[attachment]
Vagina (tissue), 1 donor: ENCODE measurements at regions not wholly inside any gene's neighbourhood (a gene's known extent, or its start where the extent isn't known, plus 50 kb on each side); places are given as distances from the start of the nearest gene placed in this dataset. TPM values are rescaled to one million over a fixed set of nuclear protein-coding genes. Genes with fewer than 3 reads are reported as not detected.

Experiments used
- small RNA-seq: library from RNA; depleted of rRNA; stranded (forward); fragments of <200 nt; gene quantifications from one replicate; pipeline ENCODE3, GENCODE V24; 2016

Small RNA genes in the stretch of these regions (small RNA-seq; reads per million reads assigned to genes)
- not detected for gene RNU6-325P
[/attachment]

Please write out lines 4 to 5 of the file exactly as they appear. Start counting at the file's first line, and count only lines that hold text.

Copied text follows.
Small RNA genes in the stretch of these regions (small RNA-seq; reads per million reads assigned to genes)
- not detected for gene RNU6-325P